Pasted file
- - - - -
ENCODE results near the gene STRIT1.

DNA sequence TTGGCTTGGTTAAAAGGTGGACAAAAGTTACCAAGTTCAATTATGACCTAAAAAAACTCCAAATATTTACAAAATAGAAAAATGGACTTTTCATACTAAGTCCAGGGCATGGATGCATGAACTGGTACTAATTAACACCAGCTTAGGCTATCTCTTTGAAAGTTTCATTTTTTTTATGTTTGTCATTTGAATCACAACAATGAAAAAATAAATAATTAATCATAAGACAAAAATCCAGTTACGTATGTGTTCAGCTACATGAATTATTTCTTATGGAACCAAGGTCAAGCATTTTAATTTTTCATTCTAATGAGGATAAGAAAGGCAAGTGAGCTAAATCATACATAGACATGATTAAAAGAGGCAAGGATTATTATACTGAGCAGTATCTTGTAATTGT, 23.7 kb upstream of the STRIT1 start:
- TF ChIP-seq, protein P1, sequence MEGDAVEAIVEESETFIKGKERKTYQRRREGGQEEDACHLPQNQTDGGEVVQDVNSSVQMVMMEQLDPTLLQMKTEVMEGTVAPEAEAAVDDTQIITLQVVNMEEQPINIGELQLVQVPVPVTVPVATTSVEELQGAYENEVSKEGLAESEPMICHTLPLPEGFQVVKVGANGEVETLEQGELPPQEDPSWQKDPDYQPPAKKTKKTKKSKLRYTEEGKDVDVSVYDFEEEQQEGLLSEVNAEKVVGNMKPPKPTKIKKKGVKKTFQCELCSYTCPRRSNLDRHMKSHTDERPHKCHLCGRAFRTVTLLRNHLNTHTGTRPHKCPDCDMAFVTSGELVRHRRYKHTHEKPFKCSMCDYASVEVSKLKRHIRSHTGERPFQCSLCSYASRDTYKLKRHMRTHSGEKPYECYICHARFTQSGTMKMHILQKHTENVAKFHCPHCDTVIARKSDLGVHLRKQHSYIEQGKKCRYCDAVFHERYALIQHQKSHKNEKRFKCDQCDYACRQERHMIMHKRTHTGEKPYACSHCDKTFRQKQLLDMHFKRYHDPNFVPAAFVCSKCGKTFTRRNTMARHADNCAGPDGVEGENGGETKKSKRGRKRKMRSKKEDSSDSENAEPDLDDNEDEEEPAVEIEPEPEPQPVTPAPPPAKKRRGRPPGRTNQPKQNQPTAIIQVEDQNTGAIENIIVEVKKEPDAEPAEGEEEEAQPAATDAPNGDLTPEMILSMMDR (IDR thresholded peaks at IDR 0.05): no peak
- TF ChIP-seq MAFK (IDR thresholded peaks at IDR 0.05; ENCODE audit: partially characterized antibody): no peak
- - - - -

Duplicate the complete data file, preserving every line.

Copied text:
ENCODE results near the gene STRIT1.

DNA sequence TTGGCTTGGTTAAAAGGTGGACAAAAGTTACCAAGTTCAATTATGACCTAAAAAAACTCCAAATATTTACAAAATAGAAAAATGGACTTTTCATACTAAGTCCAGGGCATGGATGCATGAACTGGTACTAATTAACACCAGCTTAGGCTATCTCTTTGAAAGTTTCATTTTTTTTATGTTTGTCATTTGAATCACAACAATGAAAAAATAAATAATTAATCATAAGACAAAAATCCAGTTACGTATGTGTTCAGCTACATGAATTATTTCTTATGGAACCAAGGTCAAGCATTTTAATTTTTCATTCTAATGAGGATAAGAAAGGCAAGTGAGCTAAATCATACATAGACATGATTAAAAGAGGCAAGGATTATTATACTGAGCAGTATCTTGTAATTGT, 23.7 kb upstream of the STRIT1 start:
- TF ChIP-seq, protein P1, sequence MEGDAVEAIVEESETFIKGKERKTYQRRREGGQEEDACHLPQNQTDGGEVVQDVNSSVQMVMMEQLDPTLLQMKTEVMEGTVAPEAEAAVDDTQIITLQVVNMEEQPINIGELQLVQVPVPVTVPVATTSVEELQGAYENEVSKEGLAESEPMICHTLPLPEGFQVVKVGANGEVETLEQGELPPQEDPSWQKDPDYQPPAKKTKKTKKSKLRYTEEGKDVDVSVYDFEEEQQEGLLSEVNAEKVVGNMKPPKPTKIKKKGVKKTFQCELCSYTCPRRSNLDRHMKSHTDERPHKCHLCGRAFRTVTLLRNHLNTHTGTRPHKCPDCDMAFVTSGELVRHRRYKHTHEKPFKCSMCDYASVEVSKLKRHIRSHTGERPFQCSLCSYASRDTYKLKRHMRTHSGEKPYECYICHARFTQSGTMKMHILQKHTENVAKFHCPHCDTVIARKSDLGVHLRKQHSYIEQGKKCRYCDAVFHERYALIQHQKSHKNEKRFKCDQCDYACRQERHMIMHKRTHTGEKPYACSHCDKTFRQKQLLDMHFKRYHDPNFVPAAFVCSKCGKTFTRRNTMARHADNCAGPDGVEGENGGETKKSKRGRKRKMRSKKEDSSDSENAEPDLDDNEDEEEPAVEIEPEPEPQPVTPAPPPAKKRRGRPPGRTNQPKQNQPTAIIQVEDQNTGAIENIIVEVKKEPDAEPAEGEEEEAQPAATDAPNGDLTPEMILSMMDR (IDR thresholded peaks at IDR 0.05): no peak
- TF ChIP-seq MAFK (IDR thresholded peaks at IDR 0.05; ENCODE audit: partially characterized antibody): no peak